Wednesday, October 12, 2011

SuperSoundtracks #5: Black Adam and Blue Oyster Cult

Welcome to another of my ongoing series titled SuperSoundtracks! SuperSoundtracks are inspired by Ferris Beuller’s Day Off, the film by legendary director John Hughes. I thought of the idea when watching the director’s commentary where Hughes spoke to how he didn't use ‘Top 40’ music for this film. He didn’t say why, but I suspect it was to because he knew different and unique music would add to the overall character of the movie in a way Madonna or Michael Jackson's couldn't.   
From DC's Justice Society of America Vol.3 #25, November 2009

Personally, I thought this simple move was a brilliant idea. Not only did it contribute to the movie in a whole new way, it also gave pop culture a number of memes that are still with us today. SuperSoundtracks aims to do something similar by taking a relatively unknown song and matching it with a comic book character. Naturally, this is somewhat  subjective, but I hope you enjoy it and by the end see why I chose the particular song. Today’s SuperSoundtrack is for one of DC’s greatest villains/anti-heroes: Black Adam. 

From DC's Shazam: A New Beginning #3, June 1987
Black Adam is a fantastic character. Not only does he have an amazing costume, he also has an amazing origin story that plays very well with the overall mythic and archetypal elements found in comic books and superhero stories. Originating in Fawcett Comics Marvel Family #1 (1945), Adam would be a minor and rarely seen character until -- in the early 1970s -- Fawcett’s Marvel Family were  legally absorbed into the DC Universe. In 1987, in co-operation with a larger company crossover titled Legends, Black Adam’s origin was revised in a four part miniseries created by Roy Thomas and Tom Mandrake titled Shazam: A New Beginning. Here, Black Adam was returned from an alternate dimension by nefarious acts taken by Billy Batson's familial enemy, Doctor Sivana, and squared off against a ret-conned Billy Batson/Captain Marvel, who eventually defeated him.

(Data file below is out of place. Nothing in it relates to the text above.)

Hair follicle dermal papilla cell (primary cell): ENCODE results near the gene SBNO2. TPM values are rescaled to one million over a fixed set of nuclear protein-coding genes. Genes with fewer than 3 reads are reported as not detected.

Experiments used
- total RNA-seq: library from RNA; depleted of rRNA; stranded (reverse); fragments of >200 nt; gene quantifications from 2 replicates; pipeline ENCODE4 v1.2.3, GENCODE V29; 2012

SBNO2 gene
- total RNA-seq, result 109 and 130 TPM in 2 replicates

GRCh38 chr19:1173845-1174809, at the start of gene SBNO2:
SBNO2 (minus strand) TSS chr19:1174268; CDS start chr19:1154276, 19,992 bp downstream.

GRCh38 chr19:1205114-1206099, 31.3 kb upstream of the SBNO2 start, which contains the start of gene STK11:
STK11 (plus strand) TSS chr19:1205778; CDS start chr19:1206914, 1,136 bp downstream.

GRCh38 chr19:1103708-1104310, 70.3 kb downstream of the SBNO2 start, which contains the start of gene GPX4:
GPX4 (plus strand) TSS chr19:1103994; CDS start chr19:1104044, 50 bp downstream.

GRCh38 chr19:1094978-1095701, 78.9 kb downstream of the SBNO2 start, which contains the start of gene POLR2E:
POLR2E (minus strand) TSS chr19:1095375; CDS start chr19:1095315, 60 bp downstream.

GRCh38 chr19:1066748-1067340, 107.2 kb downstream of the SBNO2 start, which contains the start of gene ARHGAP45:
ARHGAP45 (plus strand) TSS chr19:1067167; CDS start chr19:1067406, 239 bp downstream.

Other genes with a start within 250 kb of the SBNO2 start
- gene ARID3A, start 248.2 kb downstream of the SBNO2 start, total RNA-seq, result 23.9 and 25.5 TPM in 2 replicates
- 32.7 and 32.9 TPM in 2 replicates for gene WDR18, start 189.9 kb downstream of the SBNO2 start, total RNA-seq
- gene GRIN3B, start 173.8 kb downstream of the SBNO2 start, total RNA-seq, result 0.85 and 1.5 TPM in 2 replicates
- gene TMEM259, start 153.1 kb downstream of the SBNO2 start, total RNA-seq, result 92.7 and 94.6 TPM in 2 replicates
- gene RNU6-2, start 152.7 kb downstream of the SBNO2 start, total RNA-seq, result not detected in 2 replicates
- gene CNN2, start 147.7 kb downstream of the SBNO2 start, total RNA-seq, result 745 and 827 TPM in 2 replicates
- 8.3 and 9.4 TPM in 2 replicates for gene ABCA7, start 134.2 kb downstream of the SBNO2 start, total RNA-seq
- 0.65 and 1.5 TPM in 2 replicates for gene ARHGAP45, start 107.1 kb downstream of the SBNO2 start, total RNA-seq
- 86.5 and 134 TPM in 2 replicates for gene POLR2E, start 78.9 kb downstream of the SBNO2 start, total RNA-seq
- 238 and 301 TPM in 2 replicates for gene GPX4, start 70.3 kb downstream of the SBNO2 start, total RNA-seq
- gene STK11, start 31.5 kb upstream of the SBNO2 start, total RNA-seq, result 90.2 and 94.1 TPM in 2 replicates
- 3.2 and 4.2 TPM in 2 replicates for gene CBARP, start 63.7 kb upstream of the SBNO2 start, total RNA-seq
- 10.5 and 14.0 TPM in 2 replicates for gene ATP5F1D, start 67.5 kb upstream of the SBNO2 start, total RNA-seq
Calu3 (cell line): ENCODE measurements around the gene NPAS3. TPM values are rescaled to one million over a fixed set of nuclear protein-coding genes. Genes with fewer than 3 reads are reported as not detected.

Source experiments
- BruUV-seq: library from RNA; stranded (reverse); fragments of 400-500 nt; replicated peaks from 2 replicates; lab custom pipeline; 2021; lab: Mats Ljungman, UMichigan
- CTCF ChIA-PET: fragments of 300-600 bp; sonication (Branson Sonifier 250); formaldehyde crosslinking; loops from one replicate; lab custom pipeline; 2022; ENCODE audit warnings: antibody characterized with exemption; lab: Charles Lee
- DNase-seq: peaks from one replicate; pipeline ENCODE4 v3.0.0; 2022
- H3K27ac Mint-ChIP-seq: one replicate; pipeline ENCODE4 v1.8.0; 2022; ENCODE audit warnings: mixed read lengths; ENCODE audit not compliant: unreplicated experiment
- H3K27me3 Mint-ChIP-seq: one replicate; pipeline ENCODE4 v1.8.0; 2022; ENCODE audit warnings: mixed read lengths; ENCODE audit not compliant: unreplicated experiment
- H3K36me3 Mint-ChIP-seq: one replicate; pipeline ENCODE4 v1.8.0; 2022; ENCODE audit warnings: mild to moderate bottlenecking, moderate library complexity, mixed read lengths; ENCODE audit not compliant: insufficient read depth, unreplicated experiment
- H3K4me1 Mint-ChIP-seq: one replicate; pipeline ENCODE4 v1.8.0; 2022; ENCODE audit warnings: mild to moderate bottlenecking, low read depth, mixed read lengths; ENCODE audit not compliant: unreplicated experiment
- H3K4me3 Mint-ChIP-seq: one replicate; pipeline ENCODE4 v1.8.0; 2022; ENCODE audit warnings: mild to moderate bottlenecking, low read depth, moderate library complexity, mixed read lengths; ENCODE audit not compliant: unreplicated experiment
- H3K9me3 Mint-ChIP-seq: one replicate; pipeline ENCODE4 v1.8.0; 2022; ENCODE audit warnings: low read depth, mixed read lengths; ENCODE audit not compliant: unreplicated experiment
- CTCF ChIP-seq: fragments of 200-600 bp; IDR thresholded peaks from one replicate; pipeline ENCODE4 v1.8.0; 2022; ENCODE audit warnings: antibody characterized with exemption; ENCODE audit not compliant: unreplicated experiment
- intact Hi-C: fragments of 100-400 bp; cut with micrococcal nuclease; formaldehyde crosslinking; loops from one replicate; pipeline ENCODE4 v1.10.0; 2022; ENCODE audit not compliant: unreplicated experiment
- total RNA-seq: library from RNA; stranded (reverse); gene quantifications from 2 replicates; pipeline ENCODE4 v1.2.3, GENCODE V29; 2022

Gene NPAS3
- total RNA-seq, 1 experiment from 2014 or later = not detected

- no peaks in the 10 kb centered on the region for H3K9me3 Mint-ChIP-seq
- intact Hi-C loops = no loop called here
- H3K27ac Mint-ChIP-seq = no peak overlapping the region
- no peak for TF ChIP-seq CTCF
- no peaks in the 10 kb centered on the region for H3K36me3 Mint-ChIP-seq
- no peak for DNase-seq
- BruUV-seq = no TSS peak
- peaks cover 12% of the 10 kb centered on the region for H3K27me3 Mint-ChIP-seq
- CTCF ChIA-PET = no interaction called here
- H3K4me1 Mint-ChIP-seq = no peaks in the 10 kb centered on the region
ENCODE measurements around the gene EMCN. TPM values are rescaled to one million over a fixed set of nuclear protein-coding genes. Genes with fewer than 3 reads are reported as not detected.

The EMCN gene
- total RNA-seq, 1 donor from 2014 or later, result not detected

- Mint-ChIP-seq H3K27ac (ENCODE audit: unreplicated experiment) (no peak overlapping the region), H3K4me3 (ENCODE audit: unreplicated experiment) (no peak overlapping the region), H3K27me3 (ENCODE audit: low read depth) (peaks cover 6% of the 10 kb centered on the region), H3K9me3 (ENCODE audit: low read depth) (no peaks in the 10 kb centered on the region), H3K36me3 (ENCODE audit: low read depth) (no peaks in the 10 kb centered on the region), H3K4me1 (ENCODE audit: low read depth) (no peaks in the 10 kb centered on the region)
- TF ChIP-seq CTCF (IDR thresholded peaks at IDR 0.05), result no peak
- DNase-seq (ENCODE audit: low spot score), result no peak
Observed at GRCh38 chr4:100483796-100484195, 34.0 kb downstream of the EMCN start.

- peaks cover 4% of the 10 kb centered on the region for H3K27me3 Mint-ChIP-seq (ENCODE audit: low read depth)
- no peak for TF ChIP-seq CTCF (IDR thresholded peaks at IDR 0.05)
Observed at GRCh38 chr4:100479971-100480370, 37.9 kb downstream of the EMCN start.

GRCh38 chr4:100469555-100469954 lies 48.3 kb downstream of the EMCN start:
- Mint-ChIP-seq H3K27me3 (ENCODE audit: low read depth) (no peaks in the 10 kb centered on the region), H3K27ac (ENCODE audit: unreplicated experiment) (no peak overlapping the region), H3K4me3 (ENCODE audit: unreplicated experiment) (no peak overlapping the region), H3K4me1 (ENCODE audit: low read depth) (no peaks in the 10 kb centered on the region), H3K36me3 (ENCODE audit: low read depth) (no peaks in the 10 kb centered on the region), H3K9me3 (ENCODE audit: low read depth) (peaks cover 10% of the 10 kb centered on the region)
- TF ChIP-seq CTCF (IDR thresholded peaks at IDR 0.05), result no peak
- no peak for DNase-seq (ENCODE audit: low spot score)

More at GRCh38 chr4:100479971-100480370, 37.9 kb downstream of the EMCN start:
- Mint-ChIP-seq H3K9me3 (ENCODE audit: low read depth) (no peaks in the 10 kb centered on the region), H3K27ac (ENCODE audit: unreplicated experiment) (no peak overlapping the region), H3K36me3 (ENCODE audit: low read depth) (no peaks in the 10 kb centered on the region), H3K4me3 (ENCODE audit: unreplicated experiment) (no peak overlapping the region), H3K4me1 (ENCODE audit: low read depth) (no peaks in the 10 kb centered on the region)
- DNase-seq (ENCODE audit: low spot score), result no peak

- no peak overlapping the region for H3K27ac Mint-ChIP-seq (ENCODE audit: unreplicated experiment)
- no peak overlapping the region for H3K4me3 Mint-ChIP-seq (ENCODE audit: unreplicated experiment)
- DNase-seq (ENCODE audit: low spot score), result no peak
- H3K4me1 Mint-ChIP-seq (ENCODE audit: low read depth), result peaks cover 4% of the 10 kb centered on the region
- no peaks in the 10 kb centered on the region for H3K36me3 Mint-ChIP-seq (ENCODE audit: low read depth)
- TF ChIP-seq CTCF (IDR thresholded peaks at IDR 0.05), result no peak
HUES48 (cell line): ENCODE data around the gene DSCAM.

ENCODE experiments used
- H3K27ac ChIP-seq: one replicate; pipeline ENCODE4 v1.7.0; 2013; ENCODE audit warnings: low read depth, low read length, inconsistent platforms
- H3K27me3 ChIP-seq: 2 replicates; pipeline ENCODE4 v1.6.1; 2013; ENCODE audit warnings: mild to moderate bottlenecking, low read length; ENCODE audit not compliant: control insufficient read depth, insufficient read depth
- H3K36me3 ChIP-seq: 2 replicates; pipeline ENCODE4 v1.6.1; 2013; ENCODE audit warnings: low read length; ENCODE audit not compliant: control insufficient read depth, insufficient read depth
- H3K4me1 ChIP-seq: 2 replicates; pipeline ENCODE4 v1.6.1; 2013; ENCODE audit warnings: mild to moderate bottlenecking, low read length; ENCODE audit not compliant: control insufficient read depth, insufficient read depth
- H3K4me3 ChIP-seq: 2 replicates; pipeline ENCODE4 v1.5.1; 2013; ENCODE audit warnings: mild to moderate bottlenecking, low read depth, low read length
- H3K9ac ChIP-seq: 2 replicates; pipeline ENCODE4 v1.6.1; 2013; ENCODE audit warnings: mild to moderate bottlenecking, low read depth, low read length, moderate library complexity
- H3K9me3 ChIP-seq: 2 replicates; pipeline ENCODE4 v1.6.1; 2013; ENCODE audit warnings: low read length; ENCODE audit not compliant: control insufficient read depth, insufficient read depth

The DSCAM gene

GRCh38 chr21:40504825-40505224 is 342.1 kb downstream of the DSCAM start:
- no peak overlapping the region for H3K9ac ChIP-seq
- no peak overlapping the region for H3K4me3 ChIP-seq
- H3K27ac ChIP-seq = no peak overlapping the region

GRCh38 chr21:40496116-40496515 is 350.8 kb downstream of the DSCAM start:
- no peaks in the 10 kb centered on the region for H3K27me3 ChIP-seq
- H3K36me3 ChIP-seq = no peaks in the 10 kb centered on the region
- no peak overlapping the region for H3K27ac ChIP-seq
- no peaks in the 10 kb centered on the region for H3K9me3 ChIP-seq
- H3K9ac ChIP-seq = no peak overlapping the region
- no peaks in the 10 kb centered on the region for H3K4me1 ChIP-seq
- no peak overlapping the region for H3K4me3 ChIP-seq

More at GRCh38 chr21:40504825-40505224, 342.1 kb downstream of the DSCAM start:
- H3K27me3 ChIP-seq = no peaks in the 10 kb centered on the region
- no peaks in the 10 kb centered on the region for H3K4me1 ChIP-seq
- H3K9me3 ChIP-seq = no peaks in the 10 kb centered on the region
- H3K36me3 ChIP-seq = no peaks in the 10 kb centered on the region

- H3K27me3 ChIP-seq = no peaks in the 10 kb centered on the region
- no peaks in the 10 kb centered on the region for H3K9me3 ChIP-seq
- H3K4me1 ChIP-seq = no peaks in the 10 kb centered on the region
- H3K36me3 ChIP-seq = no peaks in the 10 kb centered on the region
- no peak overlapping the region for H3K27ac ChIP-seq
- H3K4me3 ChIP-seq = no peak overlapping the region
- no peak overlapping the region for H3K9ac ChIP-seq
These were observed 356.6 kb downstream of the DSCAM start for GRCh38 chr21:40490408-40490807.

From DC's Shazam: A New Beginning #2, May 1987

From DC's Justice Society of America Vol.3 #24, October 2009  

Black Adam would later appear in other books including another Captain Marvel reboot titled The Power of Shazam and soon we saw Black Adam acquitted of  his earlier crimes against the Batsons and started to see the new Black Adam emerge. In the early 2000s, writers Geoff Johns and David S. Goyer would further alter Black Adam's story, at one point even giving him provisional membership in the JSA.

From DC's 52 #45, May 2007 
And it would be this character -- with his hard edge and rigidly defined moral code -- that would make Black Adam a perfect candidate for a starring role in DC’s series of 2006-2007, titled 52. Not only did he feature in one of its most intense and tragic story lines, he also made what was is one of the best covers in the history of comic books. In 52, he is the (somewhat) benevolent dictator of Kahndaq, a middle-eastern state, whom marries and settles down, only to see his wife killed and be driven to a state of madness. 

The amazing cover of DC's 52 #45, May 2007
From DC's 52 #45, May 2007 
In the New 52, one of the most conspicuous omissions was the Marvel and Black Marvel families of characters,  although in an interview about Stormwatch #1, writer Paul Cornell mentions Black Adam will be one of the villains in that book. Personally, I hope we don’t have to wait too long to see this amazing character again. Black Adam is quite simply the best of the Fawcett Comics flagship group and deserves to be front and centre in the newly relaunched DC Universe. 

From DC's Action Comics #821, November 2005

For Black Adam’s SuperSoundtrack I’ve decided on The Blue Oyster Cult’s Veteran of a Thousand Psychic Wars. This fantastic track; with its driving beat, mystical overtones and intense lyrics tells the story of an angst-ridden warrior who has been through too many battles to count, yet always seems to be called to to another -- just like Black Adam. 

Hailing from Long Island, NY, Blue Oyster Cult was founded in the early 1970s and is,  quite simply, one of those quintessential late 70s, early 80s hard rock bands. One of its most famous and iconic songs, (Don’t Fear) The Reaper charted at #16 in the UK in 1978, but is perhaps best remembered by modern audiences for being featured in one of the funniest Saturday Night Live skits of recent years titled  ‘More Cowbell’ with Will Farrell and Christopher Walken. 

Take a listen to Veteran, look at some of the images of Black Adam and let me know if I’ve hit the mark with this one. Also, if you have any ideas of your own for a SuperSoundtrack, please let me know as I’m always looking for ideas.

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